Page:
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November 3, 1996
Mike Fancher / Times executive editor

Boeing's stunning news answers some questions, but raises many more

Michael Fancher mug The headline atop the front page of yesterday's Times probably caught your eyes the way it did mine.

"737 inspections ordered; Boeing admits rudder problem," it said. "Thousand of jets to be checked for jammed part within 10 days. Safety tests likely to be conducted worldwide."

The story reported that the Federal Aviation Administration had ordered the emergency 737 inspections after Boeing acknowledged Friday afternoon for the first time a 737 rudder-control problem that could imperil flights.

A problem with the 737 rudder's control unit capable of causing the rudder to move to its extreme position without a pilot's command and toss the plane into a dive is widely suspected of causing two unsolved 737 crashes: one in Colorado Springs in 1991, which claimed 25 lives, the other near Pittsburgh in 1994, which claimed 132 lives.

The long-running federal investigation of those crashes and the gradual discovery of the potentially fatal flaw in the 737's rudder-control system was the subject of a five-part series of articles that began in The Times last Sunday and concluded Thursday.

The series examined the painstaking process by which investigators have tried to determine the cause of the crashes, and Boeing's largely defensive role in those investigations. It also tried to explain the basis for the National Transportation Safety Board's recent approval of a list of recommended changes, many of which focus on the rudder-control system, intended to improve the 737's overall safety.

As I noted in this space last Sunday, Boeing officials refused to be interviewed for our series of articles. Boeing's position is that they don't trust our veteran aerospace reporter, Byron Acohido, to treat them fairly.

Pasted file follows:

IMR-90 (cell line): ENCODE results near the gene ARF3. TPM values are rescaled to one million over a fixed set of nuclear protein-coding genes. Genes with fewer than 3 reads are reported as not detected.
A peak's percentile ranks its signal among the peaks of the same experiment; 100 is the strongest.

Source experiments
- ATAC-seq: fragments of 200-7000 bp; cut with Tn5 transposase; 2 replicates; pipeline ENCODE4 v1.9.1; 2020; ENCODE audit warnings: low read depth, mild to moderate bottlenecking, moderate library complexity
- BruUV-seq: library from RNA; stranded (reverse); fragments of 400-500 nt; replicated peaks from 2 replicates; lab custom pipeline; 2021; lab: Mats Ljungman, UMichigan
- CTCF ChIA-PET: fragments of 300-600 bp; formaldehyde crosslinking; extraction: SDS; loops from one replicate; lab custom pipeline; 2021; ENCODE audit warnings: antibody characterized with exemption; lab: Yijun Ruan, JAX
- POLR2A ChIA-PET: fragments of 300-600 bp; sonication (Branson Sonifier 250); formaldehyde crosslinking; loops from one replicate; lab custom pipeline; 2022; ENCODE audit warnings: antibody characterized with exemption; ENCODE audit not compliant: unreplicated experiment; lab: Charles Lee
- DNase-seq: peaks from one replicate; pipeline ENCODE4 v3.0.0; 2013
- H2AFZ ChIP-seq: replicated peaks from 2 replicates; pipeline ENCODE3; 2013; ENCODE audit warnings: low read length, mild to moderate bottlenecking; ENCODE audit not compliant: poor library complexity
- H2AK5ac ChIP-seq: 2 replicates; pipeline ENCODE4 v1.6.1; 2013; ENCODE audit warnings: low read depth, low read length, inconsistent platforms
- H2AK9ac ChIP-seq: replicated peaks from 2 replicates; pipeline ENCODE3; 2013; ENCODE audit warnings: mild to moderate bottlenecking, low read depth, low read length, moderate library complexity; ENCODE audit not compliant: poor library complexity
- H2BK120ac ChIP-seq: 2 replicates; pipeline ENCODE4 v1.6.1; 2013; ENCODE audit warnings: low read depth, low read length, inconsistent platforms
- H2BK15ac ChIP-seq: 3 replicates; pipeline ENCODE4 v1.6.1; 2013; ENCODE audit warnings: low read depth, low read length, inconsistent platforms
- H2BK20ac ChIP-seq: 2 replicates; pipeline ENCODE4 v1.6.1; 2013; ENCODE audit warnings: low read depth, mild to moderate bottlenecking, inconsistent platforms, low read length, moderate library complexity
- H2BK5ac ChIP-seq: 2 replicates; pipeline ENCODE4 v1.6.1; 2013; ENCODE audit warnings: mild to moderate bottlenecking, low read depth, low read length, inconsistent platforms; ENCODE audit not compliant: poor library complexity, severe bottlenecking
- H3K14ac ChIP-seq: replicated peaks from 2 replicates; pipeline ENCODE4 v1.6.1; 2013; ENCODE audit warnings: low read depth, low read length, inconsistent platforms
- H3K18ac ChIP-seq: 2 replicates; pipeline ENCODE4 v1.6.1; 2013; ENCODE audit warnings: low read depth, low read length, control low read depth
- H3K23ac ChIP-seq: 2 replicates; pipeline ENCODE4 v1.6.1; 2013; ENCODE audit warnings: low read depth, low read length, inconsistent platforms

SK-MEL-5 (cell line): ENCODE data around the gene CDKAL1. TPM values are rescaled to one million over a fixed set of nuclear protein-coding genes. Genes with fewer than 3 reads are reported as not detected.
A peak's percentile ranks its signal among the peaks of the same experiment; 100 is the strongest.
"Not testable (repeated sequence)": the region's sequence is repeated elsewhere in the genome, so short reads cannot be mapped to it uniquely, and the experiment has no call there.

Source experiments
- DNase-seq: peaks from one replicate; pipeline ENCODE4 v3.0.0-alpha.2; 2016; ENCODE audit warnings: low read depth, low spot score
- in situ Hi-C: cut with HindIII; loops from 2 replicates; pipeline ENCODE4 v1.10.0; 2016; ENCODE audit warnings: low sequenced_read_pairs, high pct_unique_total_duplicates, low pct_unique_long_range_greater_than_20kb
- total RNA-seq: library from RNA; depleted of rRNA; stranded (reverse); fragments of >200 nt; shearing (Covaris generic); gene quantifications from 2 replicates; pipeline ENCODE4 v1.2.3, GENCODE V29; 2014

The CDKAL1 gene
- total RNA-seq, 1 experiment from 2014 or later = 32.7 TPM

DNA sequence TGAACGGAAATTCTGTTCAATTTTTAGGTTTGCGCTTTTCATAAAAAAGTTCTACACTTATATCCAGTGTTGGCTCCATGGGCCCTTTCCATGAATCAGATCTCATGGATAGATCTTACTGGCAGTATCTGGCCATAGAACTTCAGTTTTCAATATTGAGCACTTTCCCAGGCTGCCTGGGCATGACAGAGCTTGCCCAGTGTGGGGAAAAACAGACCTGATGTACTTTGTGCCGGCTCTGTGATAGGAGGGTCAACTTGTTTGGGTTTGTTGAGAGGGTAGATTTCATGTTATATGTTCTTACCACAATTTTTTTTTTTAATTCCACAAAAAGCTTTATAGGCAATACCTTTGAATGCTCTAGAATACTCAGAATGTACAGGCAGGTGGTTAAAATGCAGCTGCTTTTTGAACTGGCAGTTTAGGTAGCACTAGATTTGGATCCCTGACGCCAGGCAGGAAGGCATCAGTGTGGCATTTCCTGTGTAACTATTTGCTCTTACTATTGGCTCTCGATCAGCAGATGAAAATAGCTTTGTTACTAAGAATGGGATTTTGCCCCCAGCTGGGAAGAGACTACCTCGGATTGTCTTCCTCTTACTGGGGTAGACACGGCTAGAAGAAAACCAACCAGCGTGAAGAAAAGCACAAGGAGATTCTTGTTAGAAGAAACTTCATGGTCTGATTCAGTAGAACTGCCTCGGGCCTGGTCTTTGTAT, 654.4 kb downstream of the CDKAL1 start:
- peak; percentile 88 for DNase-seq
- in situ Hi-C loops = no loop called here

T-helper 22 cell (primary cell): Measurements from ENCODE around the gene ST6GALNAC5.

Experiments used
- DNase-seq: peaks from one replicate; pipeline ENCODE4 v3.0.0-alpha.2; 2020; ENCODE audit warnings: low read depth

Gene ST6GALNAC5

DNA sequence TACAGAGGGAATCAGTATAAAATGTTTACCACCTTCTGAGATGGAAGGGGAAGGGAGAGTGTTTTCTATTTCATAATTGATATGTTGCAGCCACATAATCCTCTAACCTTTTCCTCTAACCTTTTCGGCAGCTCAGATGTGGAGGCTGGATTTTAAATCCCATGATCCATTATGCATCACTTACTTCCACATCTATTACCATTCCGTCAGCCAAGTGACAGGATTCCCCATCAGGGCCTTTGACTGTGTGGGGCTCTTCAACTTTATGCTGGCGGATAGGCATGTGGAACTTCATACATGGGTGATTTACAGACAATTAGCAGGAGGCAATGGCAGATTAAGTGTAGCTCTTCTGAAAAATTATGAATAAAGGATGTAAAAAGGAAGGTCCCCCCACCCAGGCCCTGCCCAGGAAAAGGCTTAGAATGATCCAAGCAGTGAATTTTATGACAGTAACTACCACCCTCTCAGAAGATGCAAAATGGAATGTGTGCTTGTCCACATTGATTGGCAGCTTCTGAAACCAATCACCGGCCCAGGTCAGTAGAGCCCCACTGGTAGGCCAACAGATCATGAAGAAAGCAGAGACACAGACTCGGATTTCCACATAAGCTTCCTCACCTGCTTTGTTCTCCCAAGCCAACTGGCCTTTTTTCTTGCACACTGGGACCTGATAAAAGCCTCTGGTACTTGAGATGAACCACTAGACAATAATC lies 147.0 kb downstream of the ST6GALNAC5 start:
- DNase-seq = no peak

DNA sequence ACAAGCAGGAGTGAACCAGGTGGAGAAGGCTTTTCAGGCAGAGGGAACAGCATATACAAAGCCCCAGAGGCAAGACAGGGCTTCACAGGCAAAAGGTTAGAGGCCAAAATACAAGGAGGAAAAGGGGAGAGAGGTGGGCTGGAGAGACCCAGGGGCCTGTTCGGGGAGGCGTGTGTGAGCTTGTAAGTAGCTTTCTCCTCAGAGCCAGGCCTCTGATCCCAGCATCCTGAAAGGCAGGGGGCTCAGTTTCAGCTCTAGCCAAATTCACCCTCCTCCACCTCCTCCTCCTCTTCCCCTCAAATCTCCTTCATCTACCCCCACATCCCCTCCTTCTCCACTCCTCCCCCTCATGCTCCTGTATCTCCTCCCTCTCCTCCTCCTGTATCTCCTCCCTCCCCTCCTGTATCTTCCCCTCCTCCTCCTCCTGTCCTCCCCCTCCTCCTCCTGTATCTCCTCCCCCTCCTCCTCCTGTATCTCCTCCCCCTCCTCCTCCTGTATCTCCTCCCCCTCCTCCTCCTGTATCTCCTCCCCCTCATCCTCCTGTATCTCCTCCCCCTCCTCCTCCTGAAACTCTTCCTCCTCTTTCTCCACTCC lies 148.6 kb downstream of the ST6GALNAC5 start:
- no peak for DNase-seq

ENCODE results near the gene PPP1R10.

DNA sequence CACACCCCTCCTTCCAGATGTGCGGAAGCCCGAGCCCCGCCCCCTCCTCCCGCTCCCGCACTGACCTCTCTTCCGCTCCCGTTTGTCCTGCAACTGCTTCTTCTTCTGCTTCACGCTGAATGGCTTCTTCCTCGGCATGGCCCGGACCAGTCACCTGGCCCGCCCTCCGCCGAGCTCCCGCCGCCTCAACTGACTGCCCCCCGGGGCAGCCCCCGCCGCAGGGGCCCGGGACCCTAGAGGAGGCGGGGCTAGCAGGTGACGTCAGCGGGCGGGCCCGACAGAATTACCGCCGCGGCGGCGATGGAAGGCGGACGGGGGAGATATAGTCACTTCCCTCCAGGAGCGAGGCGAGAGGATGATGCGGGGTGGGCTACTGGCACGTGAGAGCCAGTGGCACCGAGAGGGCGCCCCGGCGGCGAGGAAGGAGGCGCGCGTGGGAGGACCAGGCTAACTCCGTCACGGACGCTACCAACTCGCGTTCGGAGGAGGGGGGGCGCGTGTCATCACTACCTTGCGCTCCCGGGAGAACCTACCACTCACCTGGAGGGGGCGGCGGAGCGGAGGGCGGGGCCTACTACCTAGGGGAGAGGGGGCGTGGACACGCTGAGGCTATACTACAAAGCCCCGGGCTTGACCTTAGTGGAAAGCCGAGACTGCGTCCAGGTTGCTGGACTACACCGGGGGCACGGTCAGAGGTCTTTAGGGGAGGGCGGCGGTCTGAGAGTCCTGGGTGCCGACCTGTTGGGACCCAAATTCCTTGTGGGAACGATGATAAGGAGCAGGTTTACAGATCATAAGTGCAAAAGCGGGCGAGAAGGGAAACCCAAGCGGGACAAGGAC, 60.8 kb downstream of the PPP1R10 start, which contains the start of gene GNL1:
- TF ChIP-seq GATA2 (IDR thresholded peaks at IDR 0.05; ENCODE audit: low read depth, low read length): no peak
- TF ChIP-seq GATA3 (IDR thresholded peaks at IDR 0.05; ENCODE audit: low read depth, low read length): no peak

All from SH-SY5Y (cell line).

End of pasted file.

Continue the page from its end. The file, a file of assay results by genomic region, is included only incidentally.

I explained last week that Boeing officials had set a pattern of refusing to answer Acohido's questions before publication, then to complain after publication. I also pointed out that Byron's reporting has consistently held up as both accurate and fair.

That's just as true today as it was last Sunday. Yesterday's stunning news development, including Boeing's own acknowledgment of having discovered a potentially dangerous rudder-control problem, makes that pretty clear.

But you wouldn't know that by listening to Boeing. Let me share a sequence of events and contacts Boeing had with us this week and let you judge for yourself.

On Tuesday, as part three of our series was running, Boeing engineers were conducting a test on a 737 at Boeing Field. The test confirmed a new way - in addition to three other ways federal investigators and an airline mechanic had found before - that a 737's rudder could move either far beyond or in the opposite direction of a command. (We learned later in the week that Boeing engineers first discovered the problem while examining data collected during a different test more than two weeks earlier.)

The next day, Boeing faxed The Times a 2 1/2 page letter from Harold Carr, vice president for public relations and advertising. The letter made no mention of the content of our series. Rather, it was a personal attack on Acohido, claiming he regularly relies "on anonymous 'sources,' obscure 'safety experts' and unidentified 'industry observers' to prove his points, often making it difficult to differentiate between his opinions and that of his 'sources.' "

Carr asked that his letter receive prominent placement in The Times, "preferably in a box on the front page with part five of the series on Thursday."

We didn't do that because Carr's letter didn't address the content of the series, only its reporter. But I included the full text of his letter in the version of this column written for the Weekend Edition of the Sunday Times, which is printed Friday night.

Events changed, as has this column.

About 12:30 p.m. Friday, Boeing faxed us a statement from Charlie Higgins, vice president of airplane safety and performance. We had been told it would respond to our just-completed series and the questions it raised.

Instead, it was a general press release about the safety of the 737 and Boeing's continuing efforts to make it safer. Its only direct reference to what we had published was its first paragraph.

"I hope no one who has read, or even heard about, The Seattle Times' series thinks that Boeing won't answer questions about the safety of the 737 or any other Boeing airplane. . . ," Higgins wrote. "The fact of the matter is, nothing could be farther from the truth."

Boeing asked that we publish the full text of its news release in Sunday's newspaper. We declined, again because it was not responsive to the questions raised by our series.

A couple of hours later, Boeing issued another press release, also based on statements from Higgins. This one acknowledged the problem with the 737's rudder-control system and Boeing's issuance of a "service bulletin" advising 737 operators worldwide to test the system in each plane. The FAA quickly made the tests mandatory.